A healthy diet helps your toddler maintain normal weight gain.

Normal Toddler Weight Gain

by Holly L. Roberts

Toddlerhood is a time of extreme change for parents, as you watch your tiny, helpless baby transform into an independent, capable little human being who can walk, talk and play. One thing doesn't change, though: Most parents still worry about what's normal and whether your child is on track for his age. Understanding normal toddler weight gain can help you ease some of that worry.

The Facts

An average 2-year-old -- a toddler who falls right at the 50-percentile mark on growth charts -- should weigh 27 to 28 pounds, according to KidsHealth.org, an online parenting and health resource maintained by the Nemours Foundation. But toddlers come in all shapes and sizes, so your toddler may weigh more or less than that average amount and still be perfectly healthy. Unless your child's weight falls below the 3-percentile mark or above the 95-percentile mark, your pediatrician will probably diagnose his weight as healthy.


By the time your child is a toddler, you have a record of his growth over time. This record comes in handy when you're trying to determine whether your toddler's weight gain is normal. If your toddler's weight has hovered around the 15-percentile mark on growth charts since infancy, she may be small for her age, but her weight gain is normal and consistent. On the other hand, if your toddler has been weighing in around the 60-percentile mark for most of her babyhood and suddenly drops to the 10th percentile, it could be a sign of abnormal weight gain.


In general, your toddler should be gaining weight pretty consistently, so if you notice your child losing weight, talk to your pediatrician: weight loss could be a sign of a potential health problem. Your doctor may run blood and urine tests to check for problems, and she'll probably ask you about your child's diet. In some cases, toddlers can be underweight simply because they don't eat enough -- a not-too-uncommon scenario for very picky eaters, explains pediatrician Claire McCarthy in "Parenting" magazine.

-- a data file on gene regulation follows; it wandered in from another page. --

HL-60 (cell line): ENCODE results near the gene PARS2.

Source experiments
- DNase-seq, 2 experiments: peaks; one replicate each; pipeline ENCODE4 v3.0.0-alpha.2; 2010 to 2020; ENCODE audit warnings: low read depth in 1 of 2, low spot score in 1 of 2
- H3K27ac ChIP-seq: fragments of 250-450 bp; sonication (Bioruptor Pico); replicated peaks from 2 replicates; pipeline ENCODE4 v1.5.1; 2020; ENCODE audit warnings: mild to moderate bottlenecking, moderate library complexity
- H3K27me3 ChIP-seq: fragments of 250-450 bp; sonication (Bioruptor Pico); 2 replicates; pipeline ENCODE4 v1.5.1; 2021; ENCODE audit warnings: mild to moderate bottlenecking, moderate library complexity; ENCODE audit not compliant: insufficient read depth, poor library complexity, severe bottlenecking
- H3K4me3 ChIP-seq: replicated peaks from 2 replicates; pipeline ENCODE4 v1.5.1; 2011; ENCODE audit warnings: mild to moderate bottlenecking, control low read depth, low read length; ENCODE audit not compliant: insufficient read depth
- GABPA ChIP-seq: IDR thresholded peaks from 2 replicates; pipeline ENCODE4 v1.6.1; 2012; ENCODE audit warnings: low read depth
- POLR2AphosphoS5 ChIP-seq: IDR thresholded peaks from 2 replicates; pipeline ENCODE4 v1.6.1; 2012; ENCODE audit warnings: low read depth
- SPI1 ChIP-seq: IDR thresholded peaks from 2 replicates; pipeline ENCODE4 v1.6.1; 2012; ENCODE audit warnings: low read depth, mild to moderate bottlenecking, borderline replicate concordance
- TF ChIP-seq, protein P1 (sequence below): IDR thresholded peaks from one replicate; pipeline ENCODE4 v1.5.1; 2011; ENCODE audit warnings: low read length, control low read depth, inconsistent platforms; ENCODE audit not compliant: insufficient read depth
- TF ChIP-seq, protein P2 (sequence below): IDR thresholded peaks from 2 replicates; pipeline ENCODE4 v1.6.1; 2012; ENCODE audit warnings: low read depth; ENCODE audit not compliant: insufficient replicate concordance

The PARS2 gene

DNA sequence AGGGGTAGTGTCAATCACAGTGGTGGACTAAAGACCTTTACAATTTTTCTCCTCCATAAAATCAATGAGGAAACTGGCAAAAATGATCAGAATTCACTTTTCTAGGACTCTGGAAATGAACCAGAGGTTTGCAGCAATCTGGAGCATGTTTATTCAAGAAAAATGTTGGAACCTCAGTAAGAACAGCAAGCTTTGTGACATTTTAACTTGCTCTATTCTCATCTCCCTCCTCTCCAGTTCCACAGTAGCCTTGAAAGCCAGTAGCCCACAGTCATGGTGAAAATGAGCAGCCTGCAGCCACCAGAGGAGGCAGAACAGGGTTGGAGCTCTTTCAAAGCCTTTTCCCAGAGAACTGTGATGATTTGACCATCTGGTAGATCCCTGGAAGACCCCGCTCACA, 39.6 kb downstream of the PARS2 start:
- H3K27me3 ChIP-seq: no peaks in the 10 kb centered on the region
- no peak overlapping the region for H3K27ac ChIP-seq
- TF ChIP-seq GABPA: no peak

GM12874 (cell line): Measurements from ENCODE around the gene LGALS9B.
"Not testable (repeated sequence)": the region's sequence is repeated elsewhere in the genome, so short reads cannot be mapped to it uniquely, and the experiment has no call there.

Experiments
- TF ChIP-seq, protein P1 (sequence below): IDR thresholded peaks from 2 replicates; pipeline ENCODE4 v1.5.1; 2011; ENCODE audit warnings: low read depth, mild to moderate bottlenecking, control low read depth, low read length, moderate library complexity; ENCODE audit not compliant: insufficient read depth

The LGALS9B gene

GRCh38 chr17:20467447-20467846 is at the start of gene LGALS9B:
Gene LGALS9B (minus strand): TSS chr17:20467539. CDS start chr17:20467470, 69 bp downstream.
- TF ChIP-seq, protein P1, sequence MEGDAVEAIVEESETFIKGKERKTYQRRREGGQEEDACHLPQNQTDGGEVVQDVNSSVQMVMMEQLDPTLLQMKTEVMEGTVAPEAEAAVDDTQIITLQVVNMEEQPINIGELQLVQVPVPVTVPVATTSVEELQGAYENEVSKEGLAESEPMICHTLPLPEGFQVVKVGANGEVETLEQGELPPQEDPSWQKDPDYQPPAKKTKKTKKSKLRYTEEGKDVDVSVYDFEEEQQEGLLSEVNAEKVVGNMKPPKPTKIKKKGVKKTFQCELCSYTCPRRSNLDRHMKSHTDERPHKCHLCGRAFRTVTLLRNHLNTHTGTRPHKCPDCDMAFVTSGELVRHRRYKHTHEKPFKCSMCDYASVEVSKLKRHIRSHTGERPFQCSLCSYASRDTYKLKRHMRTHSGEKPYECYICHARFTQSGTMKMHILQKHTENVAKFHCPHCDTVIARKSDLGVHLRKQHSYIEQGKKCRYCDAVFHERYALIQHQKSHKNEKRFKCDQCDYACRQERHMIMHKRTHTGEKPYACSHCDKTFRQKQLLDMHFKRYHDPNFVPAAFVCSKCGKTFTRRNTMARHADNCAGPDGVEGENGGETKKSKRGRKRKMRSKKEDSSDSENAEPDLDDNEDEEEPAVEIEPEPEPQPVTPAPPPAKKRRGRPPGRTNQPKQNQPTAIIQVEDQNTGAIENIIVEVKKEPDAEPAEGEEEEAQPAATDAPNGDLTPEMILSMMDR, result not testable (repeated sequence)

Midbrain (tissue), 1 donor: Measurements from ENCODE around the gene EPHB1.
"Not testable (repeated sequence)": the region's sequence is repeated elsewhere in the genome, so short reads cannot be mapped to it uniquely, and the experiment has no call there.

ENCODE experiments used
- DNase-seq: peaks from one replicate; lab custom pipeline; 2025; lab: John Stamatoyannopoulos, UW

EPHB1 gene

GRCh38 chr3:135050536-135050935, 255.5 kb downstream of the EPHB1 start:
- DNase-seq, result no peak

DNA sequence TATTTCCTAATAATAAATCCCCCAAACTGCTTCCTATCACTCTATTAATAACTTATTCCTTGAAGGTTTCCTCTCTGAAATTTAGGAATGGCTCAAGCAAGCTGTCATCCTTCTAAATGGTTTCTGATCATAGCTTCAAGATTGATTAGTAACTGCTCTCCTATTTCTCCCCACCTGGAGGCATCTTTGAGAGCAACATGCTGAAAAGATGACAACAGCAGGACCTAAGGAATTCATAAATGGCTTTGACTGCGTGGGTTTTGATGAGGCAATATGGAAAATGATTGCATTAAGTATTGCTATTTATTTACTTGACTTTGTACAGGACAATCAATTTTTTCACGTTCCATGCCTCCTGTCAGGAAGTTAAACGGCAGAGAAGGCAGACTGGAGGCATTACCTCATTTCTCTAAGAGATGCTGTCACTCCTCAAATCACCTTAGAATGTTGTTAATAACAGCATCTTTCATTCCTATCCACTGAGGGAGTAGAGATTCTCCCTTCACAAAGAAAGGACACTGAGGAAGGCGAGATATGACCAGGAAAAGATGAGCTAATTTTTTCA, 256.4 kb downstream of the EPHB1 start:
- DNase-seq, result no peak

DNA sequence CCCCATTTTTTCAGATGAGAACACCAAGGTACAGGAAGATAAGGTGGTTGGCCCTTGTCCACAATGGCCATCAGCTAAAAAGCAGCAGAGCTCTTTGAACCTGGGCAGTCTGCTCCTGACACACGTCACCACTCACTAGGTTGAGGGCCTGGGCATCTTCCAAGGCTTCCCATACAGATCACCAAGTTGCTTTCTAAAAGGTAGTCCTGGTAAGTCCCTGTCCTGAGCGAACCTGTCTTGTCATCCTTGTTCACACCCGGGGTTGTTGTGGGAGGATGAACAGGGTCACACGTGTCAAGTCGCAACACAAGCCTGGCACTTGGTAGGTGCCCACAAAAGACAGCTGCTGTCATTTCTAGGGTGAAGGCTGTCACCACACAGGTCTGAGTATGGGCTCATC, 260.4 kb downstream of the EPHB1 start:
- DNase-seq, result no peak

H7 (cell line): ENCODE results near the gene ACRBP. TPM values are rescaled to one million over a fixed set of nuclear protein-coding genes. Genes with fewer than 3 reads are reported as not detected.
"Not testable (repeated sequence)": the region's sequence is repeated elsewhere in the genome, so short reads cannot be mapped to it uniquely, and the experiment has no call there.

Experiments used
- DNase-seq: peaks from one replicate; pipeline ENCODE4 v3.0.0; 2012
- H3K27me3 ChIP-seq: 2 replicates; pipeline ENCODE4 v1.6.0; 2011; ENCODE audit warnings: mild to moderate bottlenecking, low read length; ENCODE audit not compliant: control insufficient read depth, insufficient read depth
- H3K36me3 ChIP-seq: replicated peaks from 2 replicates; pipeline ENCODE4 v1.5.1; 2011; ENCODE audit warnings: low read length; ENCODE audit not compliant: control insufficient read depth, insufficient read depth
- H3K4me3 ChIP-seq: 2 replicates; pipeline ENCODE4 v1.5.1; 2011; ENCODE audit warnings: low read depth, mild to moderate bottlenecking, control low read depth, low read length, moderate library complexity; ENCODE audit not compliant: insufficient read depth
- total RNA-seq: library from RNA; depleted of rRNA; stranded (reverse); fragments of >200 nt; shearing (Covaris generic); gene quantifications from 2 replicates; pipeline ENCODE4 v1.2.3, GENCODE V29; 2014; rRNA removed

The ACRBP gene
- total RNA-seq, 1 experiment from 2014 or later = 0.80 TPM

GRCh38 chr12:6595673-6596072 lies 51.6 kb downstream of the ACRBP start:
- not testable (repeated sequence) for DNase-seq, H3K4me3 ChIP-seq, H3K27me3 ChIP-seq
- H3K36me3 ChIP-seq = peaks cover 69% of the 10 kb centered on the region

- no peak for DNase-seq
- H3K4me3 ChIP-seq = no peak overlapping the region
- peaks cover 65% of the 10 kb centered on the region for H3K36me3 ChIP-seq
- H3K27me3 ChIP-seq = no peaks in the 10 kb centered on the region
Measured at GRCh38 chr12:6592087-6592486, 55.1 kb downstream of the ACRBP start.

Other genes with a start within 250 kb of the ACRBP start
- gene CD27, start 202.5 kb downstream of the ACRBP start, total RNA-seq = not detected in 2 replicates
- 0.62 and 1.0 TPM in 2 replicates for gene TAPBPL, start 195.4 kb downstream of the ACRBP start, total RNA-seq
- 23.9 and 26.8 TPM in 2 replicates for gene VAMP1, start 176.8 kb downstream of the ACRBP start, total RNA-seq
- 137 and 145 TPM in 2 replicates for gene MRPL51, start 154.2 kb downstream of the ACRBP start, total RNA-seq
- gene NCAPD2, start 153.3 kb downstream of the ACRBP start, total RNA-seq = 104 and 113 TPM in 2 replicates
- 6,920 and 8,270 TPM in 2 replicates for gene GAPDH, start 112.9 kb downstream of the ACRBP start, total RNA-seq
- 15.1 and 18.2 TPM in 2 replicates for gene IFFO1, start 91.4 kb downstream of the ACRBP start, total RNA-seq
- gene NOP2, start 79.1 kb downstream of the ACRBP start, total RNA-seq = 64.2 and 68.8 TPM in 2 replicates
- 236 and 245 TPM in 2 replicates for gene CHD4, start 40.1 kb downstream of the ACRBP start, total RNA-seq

If your child's weight is above the normal range, talk with your pediatrician. Don't put your toddler on a low-fat or restricted calorie diet unless your pediatrician specifically tells you to. If your child is underweight, make sure you give her plenty of opportunities to eat throughout the day -- on-the-go toddlers may do better with frequent snacks than with a few sit-down meals, says pediatrician William Sears on his parenting information website AskDrSears.com. Opt for high-nutrient, high-calorie snacks, like full-fat dairy products, avocados and bananas. Smoothies can be a good way to increase your child's nutritional intake, but beware of too much juice, which can fill your child up with empty calories. Stick with fruit instead.

About the Author

Holly Roberts is an award-winning health and fitness writer whose work has appeared in health, lifestyle and fitness magazines. Roberts has also worked as an editor for health association publications and medical journals. She has been a professional writer for more than 10 years and holds a B.A. in English and an M.A. in literature.

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